The bill prohibits disclosure or dissemination of:
• information to a competitor;
• proprietary or other privileged information; or
• information to the general public or by an employee during work hours.

LB217 does not apply to employers that are exempt from the Nebraska Fair Employment Practice Act and does not create an obligation for any employer or employee to disclose information regarding wages, benefits or other compensation.

The bill passed on a 46-1 vote.

A measure to raise the state’s tipped minimum wage remains on general file.

LB400, introduced by Omaha Sen. Megan Hunt, would increase the tipped minimum wage from its current level of $2.13 to 40 percent of the standard minimum wage rate in 2020 and 50 percent in 2021.

If the standard minimum wage remains at its current level of $9.00 per hour, the minimum wage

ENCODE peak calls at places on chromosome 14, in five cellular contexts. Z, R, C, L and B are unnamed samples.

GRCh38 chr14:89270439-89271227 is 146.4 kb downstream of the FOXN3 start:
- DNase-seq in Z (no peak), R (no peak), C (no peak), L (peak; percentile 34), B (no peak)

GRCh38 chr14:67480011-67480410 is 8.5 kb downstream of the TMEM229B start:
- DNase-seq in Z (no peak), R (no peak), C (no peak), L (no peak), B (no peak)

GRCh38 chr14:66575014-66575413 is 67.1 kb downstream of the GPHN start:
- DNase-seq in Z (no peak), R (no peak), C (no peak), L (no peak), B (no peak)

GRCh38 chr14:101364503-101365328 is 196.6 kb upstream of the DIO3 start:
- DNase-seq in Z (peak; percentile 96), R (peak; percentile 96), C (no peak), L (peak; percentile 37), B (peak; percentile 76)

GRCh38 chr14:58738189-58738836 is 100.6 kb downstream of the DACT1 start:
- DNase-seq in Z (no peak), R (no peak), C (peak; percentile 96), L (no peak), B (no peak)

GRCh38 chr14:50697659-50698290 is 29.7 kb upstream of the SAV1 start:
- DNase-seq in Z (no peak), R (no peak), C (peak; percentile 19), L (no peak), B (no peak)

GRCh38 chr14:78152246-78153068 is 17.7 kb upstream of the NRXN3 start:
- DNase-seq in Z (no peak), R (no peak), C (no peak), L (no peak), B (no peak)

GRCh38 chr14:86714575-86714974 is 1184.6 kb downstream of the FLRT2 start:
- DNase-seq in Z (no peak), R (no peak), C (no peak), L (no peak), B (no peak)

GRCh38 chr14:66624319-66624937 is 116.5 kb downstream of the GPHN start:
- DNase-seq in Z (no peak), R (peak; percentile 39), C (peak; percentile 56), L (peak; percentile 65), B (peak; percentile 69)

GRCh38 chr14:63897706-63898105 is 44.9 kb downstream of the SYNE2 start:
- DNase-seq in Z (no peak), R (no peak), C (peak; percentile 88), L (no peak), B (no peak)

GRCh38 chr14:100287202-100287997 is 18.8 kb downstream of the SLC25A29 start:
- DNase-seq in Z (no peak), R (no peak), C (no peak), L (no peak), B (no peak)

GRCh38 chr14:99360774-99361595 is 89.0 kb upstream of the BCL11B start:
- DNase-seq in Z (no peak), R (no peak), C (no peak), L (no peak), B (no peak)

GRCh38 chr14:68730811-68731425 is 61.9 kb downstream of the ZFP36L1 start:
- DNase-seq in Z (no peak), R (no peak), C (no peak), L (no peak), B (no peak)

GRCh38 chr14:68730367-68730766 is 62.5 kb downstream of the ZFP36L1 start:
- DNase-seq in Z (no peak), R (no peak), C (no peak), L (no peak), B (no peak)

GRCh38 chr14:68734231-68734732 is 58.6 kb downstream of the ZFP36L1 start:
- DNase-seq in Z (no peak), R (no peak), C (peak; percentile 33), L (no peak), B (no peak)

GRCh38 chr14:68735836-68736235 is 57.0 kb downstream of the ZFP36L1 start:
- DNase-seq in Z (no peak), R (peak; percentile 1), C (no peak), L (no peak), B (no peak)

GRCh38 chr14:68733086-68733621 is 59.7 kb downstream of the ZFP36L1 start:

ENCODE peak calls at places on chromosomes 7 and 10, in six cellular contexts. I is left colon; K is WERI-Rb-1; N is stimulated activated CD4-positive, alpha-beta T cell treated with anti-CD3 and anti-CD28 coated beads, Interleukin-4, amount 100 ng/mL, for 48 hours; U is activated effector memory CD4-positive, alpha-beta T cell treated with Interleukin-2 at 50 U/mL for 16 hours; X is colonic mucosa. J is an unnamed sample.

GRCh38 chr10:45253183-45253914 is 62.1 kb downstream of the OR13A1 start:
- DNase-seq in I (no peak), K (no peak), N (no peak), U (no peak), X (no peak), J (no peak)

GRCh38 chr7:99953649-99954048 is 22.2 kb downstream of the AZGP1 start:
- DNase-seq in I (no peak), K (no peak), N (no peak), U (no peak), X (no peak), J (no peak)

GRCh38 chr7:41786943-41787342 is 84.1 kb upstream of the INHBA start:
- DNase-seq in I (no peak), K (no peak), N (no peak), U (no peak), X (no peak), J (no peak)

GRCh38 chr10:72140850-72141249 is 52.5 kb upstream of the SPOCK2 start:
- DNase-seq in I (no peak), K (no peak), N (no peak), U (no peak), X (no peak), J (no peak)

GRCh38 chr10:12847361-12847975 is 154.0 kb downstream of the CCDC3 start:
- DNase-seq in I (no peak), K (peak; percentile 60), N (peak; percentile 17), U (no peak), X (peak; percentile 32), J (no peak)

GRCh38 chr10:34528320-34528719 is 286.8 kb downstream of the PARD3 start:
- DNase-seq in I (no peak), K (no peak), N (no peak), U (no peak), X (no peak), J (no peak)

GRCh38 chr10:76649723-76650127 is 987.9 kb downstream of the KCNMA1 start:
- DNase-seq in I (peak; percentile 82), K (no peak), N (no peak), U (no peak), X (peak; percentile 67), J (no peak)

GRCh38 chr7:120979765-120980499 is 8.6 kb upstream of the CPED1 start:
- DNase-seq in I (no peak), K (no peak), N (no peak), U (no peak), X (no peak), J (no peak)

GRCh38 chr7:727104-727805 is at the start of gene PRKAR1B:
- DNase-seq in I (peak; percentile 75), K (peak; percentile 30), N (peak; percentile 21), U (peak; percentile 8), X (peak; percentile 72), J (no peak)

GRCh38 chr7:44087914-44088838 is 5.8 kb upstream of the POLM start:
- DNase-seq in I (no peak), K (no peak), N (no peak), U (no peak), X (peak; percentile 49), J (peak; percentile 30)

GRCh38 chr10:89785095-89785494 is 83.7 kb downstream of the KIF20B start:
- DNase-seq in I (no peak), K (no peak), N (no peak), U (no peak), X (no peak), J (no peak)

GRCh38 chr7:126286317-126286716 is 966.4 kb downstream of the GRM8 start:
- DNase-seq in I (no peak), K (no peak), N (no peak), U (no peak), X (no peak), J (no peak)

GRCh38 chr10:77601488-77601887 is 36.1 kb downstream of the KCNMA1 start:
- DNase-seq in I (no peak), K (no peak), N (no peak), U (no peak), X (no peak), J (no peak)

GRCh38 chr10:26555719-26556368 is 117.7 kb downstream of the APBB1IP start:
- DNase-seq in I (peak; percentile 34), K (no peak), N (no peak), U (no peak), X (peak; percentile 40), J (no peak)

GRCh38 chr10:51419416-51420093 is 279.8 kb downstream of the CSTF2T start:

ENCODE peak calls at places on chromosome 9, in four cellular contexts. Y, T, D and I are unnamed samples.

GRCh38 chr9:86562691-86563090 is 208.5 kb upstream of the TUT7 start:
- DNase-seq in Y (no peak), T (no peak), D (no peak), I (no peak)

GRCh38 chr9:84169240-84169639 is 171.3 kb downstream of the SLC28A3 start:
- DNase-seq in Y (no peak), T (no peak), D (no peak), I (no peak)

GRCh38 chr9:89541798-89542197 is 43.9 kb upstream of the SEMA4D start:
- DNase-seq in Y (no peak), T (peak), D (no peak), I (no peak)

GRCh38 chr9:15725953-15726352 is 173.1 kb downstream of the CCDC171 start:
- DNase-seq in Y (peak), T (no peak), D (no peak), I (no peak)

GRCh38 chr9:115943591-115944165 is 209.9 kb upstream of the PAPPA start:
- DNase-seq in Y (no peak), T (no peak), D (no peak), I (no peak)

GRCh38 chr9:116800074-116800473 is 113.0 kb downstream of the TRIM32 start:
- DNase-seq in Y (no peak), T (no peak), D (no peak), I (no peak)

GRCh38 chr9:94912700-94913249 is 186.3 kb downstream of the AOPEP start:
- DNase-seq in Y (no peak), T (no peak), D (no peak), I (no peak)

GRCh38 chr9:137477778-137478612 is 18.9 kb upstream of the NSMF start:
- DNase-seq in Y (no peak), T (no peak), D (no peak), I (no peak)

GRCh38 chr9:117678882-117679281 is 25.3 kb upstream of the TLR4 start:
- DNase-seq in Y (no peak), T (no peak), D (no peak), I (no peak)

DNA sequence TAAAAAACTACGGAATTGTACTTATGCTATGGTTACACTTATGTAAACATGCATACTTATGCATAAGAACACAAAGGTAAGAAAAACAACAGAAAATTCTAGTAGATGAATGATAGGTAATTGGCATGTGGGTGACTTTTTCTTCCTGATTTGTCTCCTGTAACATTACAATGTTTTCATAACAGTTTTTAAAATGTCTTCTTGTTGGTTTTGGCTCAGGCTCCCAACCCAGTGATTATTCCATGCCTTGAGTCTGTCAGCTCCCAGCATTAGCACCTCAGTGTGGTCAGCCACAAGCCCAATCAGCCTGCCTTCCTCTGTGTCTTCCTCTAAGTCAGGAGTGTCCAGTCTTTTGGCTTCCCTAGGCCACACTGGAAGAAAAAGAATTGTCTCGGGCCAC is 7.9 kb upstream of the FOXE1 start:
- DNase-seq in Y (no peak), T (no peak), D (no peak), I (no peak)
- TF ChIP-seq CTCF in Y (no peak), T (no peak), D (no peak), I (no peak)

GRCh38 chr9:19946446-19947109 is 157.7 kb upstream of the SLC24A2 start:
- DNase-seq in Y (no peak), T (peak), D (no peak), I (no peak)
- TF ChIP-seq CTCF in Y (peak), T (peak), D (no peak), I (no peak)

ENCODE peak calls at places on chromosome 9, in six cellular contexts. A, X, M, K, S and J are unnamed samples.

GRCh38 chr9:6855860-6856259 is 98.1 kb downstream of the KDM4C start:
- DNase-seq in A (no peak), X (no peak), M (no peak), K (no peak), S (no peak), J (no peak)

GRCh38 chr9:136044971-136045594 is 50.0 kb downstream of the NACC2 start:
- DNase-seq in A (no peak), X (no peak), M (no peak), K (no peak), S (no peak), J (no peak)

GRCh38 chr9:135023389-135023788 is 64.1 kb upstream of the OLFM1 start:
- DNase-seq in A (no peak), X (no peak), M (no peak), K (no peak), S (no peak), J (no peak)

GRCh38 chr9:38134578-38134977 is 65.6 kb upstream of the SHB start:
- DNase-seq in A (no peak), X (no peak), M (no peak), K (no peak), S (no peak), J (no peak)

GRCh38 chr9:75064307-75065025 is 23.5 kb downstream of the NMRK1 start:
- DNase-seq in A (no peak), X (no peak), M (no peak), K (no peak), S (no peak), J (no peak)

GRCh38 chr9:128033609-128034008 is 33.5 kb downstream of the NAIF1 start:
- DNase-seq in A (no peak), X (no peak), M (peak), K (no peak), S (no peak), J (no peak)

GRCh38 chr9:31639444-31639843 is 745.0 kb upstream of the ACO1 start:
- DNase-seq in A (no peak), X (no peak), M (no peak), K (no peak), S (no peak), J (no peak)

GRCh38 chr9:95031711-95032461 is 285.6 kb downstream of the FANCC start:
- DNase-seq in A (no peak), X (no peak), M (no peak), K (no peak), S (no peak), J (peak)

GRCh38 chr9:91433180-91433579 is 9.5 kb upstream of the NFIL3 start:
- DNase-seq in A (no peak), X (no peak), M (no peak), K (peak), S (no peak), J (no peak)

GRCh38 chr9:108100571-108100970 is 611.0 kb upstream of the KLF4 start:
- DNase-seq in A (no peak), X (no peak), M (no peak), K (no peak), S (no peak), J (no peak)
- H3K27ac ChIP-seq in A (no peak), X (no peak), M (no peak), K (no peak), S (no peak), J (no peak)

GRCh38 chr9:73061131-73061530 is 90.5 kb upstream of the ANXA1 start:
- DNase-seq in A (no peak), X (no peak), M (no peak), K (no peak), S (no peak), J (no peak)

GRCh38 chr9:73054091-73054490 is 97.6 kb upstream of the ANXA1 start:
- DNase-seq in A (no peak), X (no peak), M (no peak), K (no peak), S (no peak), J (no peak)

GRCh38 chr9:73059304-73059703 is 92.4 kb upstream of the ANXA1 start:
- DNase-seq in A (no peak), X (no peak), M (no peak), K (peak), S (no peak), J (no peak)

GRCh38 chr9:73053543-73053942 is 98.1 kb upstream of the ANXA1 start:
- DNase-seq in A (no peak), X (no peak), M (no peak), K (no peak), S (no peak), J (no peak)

for persons compensated by way of gratuities would be $3.60 per hour in 2020 and $4.50
per hour in 2021.

A pending amendment from Lincoln Sen. Anna Wishart would make a single, one-time tipped minimum wage increase to $4.50 per hour, rather than the incremental approach proposed in the original bill.

After two days of debate, the Legislature adjourned without taking action on LB400. Per a practice implemented by Speaker Jim Scheer, the sponsor of a bill that is facing a potential filibuster must demonstrate sufficient support for a cloture motion before the measure will be scheduled for additional debate.

Bellevue Sen. Sue Crawford’s LB311, which would provide partial wage replacement for eligible workers to care for themselves or a family member following a serious illness or to care for a new child, also was passed over in accordance with the three-hour policy and did not return to the agenda.